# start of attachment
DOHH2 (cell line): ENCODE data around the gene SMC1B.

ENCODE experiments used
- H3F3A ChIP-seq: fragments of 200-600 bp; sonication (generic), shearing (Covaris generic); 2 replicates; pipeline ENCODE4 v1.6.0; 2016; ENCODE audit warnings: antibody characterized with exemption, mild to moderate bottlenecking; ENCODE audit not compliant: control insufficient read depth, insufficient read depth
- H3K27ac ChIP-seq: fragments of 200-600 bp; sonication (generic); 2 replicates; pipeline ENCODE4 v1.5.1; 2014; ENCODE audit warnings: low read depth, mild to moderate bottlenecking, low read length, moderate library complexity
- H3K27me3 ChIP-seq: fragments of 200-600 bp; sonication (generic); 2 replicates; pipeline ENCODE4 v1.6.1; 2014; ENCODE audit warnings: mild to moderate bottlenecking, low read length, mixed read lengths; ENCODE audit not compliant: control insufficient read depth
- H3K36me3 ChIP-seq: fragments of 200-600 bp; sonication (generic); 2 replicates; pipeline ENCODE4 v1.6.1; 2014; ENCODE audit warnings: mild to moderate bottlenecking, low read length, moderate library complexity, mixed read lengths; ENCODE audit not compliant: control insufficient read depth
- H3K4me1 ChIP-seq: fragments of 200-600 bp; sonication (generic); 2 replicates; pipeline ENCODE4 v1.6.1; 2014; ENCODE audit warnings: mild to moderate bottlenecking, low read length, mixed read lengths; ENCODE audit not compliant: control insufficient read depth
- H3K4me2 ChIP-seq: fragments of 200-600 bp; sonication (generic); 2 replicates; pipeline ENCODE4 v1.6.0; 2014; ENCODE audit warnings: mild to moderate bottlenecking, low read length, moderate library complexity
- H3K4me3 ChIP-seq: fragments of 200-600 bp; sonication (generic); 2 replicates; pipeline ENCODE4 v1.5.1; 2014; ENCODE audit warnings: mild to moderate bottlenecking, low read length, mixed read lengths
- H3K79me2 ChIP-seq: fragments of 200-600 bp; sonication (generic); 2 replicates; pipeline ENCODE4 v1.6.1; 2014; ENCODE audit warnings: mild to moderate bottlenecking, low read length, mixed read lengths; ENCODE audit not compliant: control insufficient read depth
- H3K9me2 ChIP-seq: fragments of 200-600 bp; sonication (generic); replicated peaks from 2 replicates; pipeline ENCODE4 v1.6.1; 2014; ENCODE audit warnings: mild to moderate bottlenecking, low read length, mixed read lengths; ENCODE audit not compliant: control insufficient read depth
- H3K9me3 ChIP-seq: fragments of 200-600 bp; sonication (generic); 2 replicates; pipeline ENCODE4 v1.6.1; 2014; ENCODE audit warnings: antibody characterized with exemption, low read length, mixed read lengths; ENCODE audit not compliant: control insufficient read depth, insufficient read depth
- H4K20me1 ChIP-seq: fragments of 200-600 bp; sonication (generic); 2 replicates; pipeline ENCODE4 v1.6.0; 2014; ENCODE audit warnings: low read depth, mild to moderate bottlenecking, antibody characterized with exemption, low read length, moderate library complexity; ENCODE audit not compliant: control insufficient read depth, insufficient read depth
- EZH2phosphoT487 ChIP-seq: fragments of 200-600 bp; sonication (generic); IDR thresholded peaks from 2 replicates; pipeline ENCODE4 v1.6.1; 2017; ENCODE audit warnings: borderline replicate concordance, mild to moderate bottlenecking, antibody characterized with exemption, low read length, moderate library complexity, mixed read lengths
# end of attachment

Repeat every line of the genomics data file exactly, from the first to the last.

DOHH2 (cell line): ENCODE data around the gene SMC1B.

ENCODE experiments used
- H3F3A ChIP-seq: fragments of 200-600 bp; sonication (generic), shearing (Covaris generic); 2 replicates; pipeline ENCODE4 v1.6.0; 2016; ENCODE audit warnings: antibody characterized with exemption, mild to moderate bottlenecking; ENCODE audit not compliant: control insufficient read depth, insufficient read depth
- H3K27ac ChIP-seq: fragments of 200-600 bp; sonication (generic); 2 replicates; pipeline ENCODE4 v1.5.1; 2014; ENCODE audit warnings: low read depth, mild to moderate bottlenecking, low read length, moderate library complexity
- H3K27me3 ChIP-seq: fragments of 200-600 bp; sonication (generic); 2 replicates; pipeline ENCODE4 v1.6.1; 2014; ENCODE audit warnings: mild to moderate bottlenecking, low read length, mixed read lengths; ENCODE audit not compliant: control insufficient read depth
- H3K36me3 ChIP-seq: fragments of 200-600 bp; sonication (generic); 2 replicates; pipeline ENCODE4 v1.6.1; 2014; ENCODE audit warnings: mild to moderate bottlenecking, low read length, moderate library complexity, mixed read lengths; ENCODE audit not compliant: control insufficient read depth
- H3K4me1 ChIP-seq: fragments of 200-600 bp; sonication (generic); 2 replicates; pipeline ENCODE4 v1.6.1; 2014; ENCODE audit warnings: mild to moderate bottlenecking, low read length, mixed read lengths; ENCODE audit not compliant: control insufficient read depth
- H3K4me2 ChIP-seq: fragments of 200-600 bp; sonication (generic); 2 replicates; pipeline ENCODE4 v1.6.0; 2014; ENCODE audit warnings: mild to moderate bottlenecking, low read length, moderate library complexity
- H3K4me3 ChIP-seq: fragments of 200-600 bp; sonication (generic); 2 replicates; pipeline ENCODE4 v1.5.1; 2014; ENCODE audit warnings: mild to moderate bottlenecking, low read length, mixed read lengths
- H3K79me2 ChIP-seq: fragments of 200-600 bp; sonication (generic); 2 replicates; pipeline ENCODE4 v1.6.1; 2014; ENCODE audit warnings: mild to moderate bottlenecking, low read length, mixed read lengths; ENCODE audit not compliant: control insufficient read depth
- H3K9me2 ChIP-seq: fragments of 200-600 bp; sonication (generic); replicated peaks from 2 replicates; pipeline ENCODE4 v1.6.1; 2014; ENCODE audit warnings: mild to moderate bottlenecking, low read length, mixed read lengths; ENCODE audit not compliant: control insufficient read depth
- H3K9me3 ChIP-seq: fragments of 200-600 bp; sonication (generic); 2 replicates; pipeline ENCODE4 v1.6.1; 2014; ENCODE audit warnings: antibody characterized with exemption, low read length, mixed read lengths; ENCODE audit not compliant: control insufficient read depth, insufficient read depth
- H4K20me1 ChIP-seq: fragments of 200-600 bp; sonication (generic); 2 replicates; pipeline ENCODE4 v1.6.0; 2014; ENCODE audit warnings: low read depth, mild to moderate bottlenecking, antibody characterized with exemption, low read length, moderate library complexity; ENCODE audit not compliant: control insufficient read depth, insufficient read depth
- EZH2phosphoT487 ChIP-seq: fragments of 200-600 bp; sonication (generic); IDR thresholded peaks from 2 replicates; pipeline ENCODE4 v1.6.1; 2017; ENCODE audit warnings: borderline replicate concordance, mild to moderate bottlenecking, antibody characterized with exemption, low read length, moderate library complexity, mixed read lengths